When going to work out in a gym, compete in a competition, or perform on the set of a production, you will likely be confronted with a release document to sign. While these release documents come in many shapes and sizes, the basic function of all of the releases is the same, which is to relieve the other party from liability.
In gyms, the predominant concern is that the gymnasium is providing a facility and equipment which you could potential injure yourself on. Gyms often require releases when signing up or when visiting to help shield themselves from liability.
When competing in a fitness or athletic competition, you are usually required to sign a waiver and a release form as well. With a competition, there is additional concerns beyond providing the facility and equipment in that you are also pushing your abilities to the limit and are at a greater risk of injuring yourself.
With regards to filming releases, regardless of the type of filming that you are involved with, there is undoubtedly going to be some kind of release or waiver which protects the production company from liability (and also allows them to use your image, amongst other things). This is even more so the case when dealing with productions that involve some kind of athletic or fitness performance. The importance behind these types of releases is the fact that you are being given access to certain facilities. Furthermore, you may also be given instructed to perform certain activities where there is a high risk of death or serious bodily harm.
So, what’s in these agreements that act to protect these gyms, competitions, and productions from liability?
Acknowledgment of Risk
One of the first parts to the release is going to be a section where you formally acknowledge the inherent risk in participating in whatever it is that you are signing up for. Whether it be the 30 foot rock wall at the gym or the sword fight scene that you are featured in. If there is some kind of activity or thing that carries with it a risk of injury or death, this paragraph will make you acknowledge that such a danger exists.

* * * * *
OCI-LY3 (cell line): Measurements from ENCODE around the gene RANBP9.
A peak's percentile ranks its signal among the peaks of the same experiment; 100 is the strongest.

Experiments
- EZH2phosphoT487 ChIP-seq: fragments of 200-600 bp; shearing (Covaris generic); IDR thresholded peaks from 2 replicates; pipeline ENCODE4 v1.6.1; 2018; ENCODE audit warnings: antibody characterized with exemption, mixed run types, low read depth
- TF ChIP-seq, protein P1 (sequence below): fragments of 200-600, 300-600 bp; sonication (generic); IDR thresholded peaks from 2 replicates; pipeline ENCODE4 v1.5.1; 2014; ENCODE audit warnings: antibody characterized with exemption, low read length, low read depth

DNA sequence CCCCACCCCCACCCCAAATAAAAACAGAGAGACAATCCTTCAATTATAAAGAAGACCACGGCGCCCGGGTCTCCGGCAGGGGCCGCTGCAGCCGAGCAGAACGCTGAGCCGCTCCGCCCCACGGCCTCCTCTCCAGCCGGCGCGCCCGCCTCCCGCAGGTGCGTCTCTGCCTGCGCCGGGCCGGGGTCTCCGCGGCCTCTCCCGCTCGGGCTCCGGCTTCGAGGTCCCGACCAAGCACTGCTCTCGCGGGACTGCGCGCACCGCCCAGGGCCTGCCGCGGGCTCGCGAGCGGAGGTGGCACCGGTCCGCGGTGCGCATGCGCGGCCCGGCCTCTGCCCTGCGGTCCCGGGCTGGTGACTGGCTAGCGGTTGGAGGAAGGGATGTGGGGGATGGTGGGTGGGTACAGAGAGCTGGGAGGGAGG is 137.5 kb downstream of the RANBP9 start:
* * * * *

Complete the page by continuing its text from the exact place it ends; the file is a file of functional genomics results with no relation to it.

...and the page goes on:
Assumption of Risk
This section comes with it more history and controversy than most other sections. There have been cases upon cases dealing with the assumption of risk and whether they are against public policy and therefore invalid. One of these arguments is the fact that although the activity may be inherently dangerous, the operator of the activity still has a duty of care to keep you safe.
There are other logical considerations to take into account as well. For instance, sky diving has an inherent risk of harm that comes with partaking in the activity. In a world where the assumption of risk always prevails, the sky diving operator wouldn’t be held to such a high duty of care since you already assumed the risk. In such scenarios, what need is there to keep all of the safety procedures in place or the maintenance of the plane at top performance?
Release of Liability
You’ve acknowledged the risk, you’ve assumed the risk, and now you’ve taken the next step and released the other party from liability. This is the third step in the release where you agree that regardless of what happens, that the operator is not liable and that neither your nor anyone who may succeed you (in the event of death or serious bodily harm) will be able to bring any claims against them. Some of these releases will go pretty far as to release any kind of liability, even so far as to release them from liability resulting from their own negligence.
Disclaimer and Waiver of Warranties
Depending on the service or product, there are certain inherent warranties that come with the product or service. In certain instances these may apply more towards products themselves (think vitamins and supplements) where you are signing off that you do not expect the product to perform in a certain manner.
There are of course other provisions. Depending on the activity or situation, there may be terms which require you to pay for all of your own medical expenses, but which authorizes the establishment or company to call emergency personnel in the event of your injury. One reasons for this is that they do not want to pay your medical expenses. However, they also do not want your condition to worsen while you are injured on their premises. So instead, they want to have the authorization to be able to call and get you out of there as soon as possible.
Whether you own the establishment, are in charge of production, or are the athlete that is signing off on the waiver, it is important that you be aware of what kind of terms you are agreeing to with liability waivers and releases.
For more information on liability releases or for legal assistance regarding releases, contact Biletsky Law.